The first superintendent (Oberaufseherin) of Ravensbrück was Johanna Langefeld who had already held this function in the Lichtenburg concentration camp. In March 1942, Langefeld was transferred to Auschwitz in order to build together with overseers and Prison Functionaries from Ravensbrück the women's section at Birkenau, as the women's camp at Auschwitz was sub-ordinated from March-July 1942 to KZ Ravensbrück. In place of Langefeld came as overseer Maria Mandel originally from Austria. By October 1942 Langefeld returned to Ravensbrück and Mandel was put in her place stayed at Auschwitz-Birkenau.
Margarete Buber-Neumann got to know Langefeld better when she was typist-clerk for her in October 1942: "She was among the prisoners of Ravensbrück reputed to be >decent< she never violated anyone or kicked you,as others did". Margarete Buber-Neumann had the impression of the Oberaufseherin, a person torn by inner doubts, full of inhibitions and feelings of inferiority. From her dislike of the entire SS camp administration, she also made no secret in front of her [prison,sic] staff that worked in her office. Buber-Neumann took every opportunity to exploit this situation in the interest of prisoners. In April 1943, the culmination of the tension between the camp commander and his superintendent came finally to a head and Langefeld was brought before an SS court. Margarete Buber-Neumenn and other women who enjoyed her sympathies, were locked into the bunker for some length of time.
The successor of Johanna Langefeld was Dorothea Binz who was the daughter of the forester from Altglobsow, a municipality in the area of Fürstenberg. From surviving prisoners Binz is portrayed as a pretty young woman who was feared for her rage and cruelty. She had already had worked since September 1939 as a Aufseherin (overseer) in Ravensbruck until 1943 when she was leader in the cell block. Germaine Tillion also reports of a second Oberaufseherin called Klein-Plaubel, who was replaced in early 1945 by Luise Brunner from Auschwitz-Birkenau.
Like Dorathea Binz some of the overseers and supervisors came directly from Furstenberg or from that region. But not all volunteered for this task. With the growth of the prison population, so grew the need for of female staff. The commandant published ads in the local newspaper. [The officer in charge Bräuning [Edmund Bräuning was the boyfriend of Dorothea Binz and lived together within the camp, although he was married at that time.sic] even went into the factories of different counties to recruit factory workers. For the women what was in sight and offered, was a light physical activity in a re-education camp. The pay was much higher than that for a worker in the defence industry. There were also other additional benefits: accommodation in cheap, comfortable houses, communal meals, free uniforms and care for children in an SS-owned children's home. Especially single mothers, this opened up the opportunity to free themselves from their social marginalisation. An example of this which was typical is that of a women from Furstenberg, Margarete Mewes, who became the cell block leader. As a single mother who had to make a living for herself and her three children which previously she earned as a maid. As a supervisor, she climbed in society, although she was greatly feared by her neighbours ever since, rather then respected.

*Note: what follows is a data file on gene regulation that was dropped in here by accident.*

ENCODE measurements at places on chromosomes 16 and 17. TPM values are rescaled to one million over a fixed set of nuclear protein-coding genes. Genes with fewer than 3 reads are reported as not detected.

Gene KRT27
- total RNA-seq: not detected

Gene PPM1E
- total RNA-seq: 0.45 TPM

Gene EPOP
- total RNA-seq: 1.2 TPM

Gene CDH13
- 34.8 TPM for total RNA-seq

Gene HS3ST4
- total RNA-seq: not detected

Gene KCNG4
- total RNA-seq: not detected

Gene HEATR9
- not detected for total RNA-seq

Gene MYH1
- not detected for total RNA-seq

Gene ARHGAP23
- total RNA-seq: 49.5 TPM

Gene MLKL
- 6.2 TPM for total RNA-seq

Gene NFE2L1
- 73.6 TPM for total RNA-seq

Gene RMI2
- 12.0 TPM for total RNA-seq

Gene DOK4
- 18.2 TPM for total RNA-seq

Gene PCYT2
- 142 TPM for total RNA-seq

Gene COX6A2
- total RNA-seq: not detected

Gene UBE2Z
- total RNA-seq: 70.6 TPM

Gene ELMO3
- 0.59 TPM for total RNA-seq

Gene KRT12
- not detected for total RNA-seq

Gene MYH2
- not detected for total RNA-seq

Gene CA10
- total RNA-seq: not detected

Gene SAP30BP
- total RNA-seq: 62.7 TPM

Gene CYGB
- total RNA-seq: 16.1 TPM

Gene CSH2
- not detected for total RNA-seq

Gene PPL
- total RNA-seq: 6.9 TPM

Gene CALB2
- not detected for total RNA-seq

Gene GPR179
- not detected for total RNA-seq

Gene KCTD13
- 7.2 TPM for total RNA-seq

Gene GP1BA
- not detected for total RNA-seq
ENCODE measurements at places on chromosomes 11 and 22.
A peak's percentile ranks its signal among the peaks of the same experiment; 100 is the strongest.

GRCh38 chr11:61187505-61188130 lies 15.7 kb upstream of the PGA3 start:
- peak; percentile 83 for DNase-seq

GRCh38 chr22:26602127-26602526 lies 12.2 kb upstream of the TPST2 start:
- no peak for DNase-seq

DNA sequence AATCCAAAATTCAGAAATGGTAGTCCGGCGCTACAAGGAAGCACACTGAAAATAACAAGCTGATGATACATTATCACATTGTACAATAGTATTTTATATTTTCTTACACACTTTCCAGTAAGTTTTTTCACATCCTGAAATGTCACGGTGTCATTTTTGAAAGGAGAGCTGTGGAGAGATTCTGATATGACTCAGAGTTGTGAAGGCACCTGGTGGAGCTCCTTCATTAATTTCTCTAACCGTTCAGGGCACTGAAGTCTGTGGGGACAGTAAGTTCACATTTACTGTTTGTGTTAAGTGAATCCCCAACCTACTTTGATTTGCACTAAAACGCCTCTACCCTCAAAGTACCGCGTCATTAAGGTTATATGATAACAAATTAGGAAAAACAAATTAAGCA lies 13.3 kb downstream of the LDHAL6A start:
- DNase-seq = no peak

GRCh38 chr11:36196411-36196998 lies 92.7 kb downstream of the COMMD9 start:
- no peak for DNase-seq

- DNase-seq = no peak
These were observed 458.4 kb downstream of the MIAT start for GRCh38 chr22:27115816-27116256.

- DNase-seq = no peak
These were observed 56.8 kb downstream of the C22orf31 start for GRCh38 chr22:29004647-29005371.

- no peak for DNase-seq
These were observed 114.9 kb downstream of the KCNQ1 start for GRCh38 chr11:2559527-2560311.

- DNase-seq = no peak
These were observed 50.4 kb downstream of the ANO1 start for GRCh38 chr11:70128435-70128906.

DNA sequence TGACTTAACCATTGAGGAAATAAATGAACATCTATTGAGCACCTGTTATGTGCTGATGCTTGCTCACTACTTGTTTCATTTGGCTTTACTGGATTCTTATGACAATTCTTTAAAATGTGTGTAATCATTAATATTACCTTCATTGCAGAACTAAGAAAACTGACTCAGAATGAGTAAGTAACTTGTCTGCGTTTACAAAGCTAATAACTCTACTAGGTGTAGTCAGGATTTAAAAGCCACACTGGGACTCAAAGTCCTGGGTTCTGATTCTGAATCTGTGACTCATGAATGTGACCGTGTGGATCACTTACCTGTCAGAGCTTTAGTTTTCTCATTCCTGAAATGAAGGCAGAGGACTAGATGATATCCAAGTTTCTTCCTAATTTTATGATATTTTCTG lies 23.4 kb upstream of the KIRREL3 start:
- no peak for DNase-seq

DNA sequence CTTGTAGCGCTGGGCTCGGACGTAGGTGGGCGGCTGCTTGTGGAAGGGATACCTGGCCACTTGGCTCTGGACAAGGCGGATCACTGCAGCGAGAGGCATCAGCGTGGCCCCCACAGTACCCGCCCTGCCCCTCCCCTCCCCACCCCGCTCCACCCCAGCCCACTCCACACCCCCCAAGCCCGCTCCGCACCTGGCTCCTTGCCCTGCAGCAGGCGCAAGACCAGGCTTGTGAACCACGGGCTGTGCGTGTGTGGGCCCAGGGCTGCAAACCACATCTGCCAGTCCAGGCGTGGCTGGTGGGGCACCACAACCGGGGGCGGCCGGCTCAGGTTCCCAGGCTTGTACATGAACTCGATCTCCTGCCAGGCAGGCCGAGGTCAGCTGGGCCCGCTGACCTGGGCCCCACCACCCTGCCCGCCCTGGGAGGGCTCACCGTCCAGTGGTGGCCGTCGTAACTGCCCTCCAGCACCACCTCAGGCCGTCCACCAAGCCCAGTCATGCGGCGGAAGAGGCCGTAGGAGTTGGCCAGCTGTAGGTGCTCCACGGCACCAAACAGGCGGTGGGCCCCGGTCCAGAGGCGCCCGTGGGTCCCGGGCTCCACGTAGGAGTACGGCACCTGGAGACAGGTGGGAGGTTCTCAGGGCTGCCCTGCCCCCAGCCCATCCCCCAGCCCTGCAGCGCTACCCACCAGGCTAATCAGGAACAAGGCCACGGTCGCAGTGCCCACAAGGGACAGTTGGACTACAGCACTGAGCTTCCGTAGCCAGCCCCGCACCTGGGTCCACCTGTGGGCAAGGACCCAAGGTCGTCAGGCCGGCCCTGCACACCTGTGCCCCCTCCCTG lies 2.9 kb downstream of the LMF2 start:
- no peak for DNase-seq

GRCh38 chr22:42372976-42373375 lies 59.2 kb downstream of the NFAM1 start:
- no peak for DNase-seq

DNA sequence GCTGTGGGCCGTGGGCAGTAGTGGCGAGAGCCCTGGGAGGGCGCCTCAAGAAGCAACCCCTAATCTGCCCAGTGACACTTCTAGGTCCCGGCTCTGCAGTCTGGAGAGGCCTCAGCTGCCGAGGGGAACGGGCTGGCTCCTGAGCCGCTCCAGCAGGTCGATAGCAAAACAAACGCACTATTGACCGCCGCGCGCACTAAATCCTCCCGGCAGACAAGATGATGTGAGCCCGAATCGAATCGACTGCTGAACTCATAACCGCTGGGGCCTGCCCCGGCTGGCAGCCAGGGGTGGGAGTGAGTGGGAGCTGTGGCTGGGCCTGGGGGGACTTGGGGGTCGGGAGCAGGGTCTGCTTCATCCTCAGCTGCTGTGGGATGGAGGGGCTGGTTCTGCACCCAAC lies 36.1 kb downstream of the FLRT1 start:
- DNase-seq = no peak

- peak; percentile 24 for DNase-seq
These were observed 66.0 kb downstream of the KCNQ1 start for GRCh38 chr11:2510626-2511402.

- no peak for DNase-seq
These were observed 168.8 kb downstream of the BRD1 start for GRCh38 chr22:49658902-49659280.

SS-Obersturmführer(1st Lieutenant) Bräuning with his children
[Binz fled Ravensbrück during the death march, was captured on May 3, 1945, by the British in Hamburg and incarcerated in the Recklinghausen camp (formerly a Buchenwald subcamp). Binz was tried with other SS personnel by a British court during the Ravensbrück Trial and was hanged at Hameln on May 2, 1947 for war crimes.
Margarete Mewes; Wärterin; 10 years detention, and was released on 26. February 1952.
Two further accused, camp leader Fritz Suhren and work leader Hans Pflaum, had fled before trial began from detention and with the help of wrong names and had disappeared. They were again arrested however in 1949 and handed over to the French authorities, when a further Ravensbrück Trial had opened. Both accused were condemned to death and shot on 12. June 1950
Luise Brunner; Oberaufseherin; 3 years detention. sic]
The newly recruited women were integrated after a short briefing and training in the camp operation. After a three month trial period during which they worked in the Außenkommandos (outside work assignments) with guidance from a more experienced supervisor, the assistant supervisor (Hilfsaufseherin) was promoted to a full fledged supervisor. Both Margarete Buber-Neumann and Germaine Tillion describe, that the "newcomers" who came from all professions and walks of life, the first contact with the camp generally looked frightening to them. After a short time, these "normal women" transformed into but screaming and beating guards. According to Buber-Neumann, on many it was already a decisive turn after they were dressed. "In top-boots, it occurred quite different to them, then the right cap (Krätzchen) was placed askew towards the ear, and immediately they presented a certain self-consciousness". Tillion recalled that the detainees sometimes made "a small but bitter game out of it", to measure the time it needed a new guard until she had reached the "level of brutality" of her colleagues. In general, the duration phase was 14 days, at most it lasted one month. Only in exceptional cases, that women left the camp again, because they did not wish to pursue this type of service. Also, since about 1943, when the Labour Exchange Department committed the women (Dienstverpflichtung) to serving in concentration camps as wardens, the staff turnover did not significantly increase.